Thoracic outlet syndrome is a condition in which the nerves or blood vessels that travel to the arm and hand are compressed between soft tissues near the side of the neck. Most people are able to manage their thoracic outlet syndrome symptoms through physical therapy. Specialized exercises can improve muscle balance and posture to lessen your symptoms. Generally, surgery should be the last resort when treating this syndrome.
The compression that produces thoracic outlet syndrome can result from a variety of conditions, including
• trauma, such as that which might occur in a car accident
• repetitive injury from job- or sports-related activities
• poor posture
• an extra first rib
Physical therapy and pain management are the two predominant methods of treatment. Exercise strengthens the muscles, increases the range of motion and promotes healthy posture. Nonsteroidal anti-inflammatory drugs, such as ibuprofen or aspirin, can alleviate immediate pain. A target program of physical therapy often produces results that can eliminate the need for surgery.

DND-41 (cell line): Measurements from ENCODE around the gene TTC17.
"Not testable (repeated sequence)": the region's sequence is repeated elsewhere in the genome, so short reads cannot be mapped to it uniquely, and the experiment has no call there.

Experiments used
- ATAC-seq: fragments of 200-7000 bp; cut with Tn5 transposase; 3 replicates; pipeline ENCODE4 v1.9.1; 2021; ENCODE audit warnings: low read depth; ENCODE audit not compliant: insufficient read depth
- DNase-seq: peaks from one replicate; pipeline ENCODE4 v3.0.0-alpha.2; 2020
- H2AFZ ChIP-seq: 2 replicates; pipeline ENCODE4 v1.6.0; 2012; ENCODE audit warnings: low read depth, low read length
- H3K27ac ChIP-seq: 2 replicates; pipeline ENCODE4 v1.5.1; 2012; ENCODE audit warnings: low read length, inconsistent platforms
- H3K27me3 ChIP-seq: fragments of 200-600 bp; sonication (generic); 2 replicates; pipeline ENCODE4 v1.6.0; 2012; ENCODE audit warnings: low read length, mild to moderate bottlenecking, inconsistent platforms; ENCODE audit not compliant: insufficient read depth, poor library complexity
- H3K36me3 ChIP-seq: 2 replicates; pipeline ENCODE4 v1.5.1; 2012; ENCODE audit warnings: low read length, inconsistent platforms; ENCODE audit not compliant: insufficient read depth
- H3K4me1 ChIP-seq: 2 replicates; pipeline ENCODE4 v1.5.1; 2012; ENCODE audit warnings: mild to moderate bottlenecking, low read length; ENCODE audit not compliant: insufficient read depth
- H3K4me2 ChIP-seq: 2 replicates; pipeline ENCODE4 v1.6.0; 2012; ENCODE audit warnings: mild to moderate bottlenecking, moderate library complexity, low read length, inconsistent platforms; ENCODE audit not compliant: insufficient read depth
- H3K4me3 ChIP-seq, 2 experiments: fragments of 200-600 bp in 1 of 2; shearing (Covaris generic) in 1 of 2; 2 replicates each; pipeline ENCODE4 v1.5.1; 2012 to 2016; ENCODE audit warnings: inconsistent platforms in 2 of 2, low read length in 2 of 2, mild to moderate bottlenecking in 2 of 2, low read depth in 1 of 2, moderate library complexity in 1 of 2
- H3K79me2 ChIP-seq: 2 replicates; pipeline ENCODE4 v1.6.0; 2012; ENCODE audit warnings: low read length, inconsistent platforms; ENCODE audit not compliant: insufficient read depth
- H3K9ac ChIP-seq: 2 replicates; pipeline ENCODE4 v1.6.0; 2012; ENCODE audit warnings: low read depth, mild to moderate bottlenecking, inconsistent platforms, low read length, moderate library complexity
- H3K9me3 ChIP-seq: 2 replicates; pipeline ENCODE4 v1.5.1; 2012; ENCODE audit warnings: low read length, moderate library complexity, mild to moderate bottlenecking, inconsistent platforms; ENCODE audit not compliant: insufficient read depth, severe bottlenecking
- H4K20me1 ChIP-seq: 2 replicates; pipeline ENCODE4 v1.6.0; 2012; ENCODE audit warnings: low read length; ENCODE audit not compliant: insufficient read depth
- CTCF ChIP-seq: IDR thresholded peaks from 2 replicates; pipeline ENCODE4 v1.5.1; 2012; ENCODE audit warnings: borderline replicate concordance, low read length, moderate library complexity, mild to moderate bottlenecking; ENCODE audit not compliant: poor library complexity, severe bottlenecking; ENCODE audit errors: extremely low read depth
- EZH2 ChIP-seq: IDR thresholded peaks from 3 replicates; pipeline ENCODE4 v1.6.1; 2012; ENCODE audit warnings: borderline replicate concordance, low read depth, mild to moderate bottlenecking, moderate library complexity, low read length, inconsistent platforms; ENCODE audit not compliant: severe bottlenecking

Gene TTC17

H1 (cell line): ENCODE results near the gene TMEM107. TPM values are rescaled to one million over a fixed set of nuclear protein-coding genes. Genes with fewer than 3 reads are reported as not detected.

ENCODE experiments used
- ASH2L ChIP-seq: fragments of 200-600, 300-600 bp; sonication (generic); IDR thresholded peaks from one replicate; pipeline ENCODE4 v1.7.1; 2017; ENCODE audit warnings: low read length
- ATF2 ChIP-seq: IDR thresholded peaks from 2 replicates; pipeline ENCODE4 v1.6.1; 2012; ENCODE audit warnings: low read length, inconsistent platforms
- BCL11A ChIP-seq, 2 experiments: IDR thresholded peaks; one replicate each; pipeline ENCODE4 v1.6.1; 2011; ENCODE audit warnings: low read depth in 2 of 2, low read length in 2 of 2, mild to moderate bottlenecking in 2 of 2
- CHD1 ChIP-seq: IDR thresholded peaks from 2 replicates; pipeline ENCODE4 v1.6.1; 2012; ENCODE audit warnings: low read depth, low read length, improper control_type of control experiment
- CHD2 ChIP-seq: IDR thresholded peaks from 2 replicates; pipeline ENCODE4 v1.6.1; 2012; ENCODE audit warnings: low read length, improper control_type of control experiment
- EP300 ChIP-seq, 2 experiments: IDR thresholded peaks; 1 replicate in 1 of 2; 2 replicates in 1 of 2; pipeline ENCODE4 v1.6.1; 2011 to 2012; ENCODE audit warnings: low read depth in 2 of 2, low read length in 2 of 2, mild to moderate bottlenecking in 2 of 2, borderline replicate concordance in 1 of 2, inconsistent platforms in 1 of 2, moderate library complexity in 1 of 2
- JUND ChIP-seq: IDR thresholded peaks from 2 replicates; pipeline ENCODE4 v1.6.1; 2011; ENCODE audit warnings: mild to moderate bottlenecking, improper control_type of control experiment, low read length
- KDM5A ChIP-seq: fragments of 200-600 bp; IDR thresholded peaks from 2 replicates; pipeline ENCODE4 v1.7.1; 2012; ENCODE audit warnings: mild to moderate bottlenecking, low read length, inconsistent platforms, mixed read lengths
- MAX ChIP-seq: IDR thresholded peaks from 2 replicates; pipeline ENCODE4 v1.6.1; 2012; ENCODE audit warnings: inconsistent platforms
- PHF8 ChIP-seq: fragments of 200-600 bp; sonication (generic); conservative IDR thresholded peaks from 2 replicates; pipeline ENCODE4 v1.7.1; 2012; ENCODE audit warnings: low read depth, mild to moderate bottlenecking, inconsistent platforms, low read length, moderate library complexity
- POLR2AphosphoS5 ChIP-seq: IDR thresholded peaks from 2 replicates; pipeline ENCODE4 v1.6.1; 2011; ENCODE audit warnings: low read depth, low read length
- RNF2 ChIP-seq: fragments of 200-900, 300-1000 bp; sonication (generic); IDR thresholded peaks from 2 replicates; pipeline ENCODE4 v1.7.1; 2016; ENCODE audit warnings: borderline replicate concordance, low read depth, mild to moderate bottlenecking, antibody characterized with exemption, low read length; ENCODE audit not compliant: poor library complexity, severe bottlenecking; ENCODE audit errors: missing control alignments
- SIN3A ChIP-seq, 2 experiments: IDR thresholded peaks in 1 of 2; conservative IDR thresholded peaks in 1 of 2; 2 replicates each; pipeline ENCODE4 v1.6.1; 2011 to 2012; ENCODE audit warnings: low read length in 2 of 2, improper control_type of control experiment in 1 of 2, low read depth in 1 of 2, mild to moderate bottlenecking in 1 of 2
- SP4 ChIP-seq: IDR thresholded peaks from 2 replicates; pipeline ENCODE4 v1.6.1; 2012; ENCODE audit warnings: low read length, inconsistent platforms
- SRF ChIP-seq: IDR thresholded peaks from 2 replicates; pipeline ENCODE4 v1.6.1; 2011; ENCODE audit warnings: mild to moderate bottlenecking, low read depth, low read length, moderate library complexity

The surgical option is reserved for those patients who remain severely debilitated after all other nonsurgical options have been exhausted. Surgery of this nature carries with it certain risks, including, but not limited to, failure to correct the problem, nerve damage, internal bleeding, a collapsed lung and lymphatic fluid leakage.
The earlier thoracic outlet syndrome is diagnosed, the more effective treatment can be. If you experience symptoms of thoracic outlet syndrome, we will work with you and your physician to design an individualized exercise program that could help you avoid surgery.
Apex Orthopedic Rehabilitation in Paramus, NJ provides orthopedic, spine and sports physical therapy services for the greater Ridgewood, Paramus, and Bergen County region. This blog is intended for informational purposes only and should not be used for diagnostic or prescriptive purposes. The views expressed here are the author’s views and should be taken as suggestions. Always consult your doctor or healthcare practitioner before engaging in a physical therapy or rehabilitative program.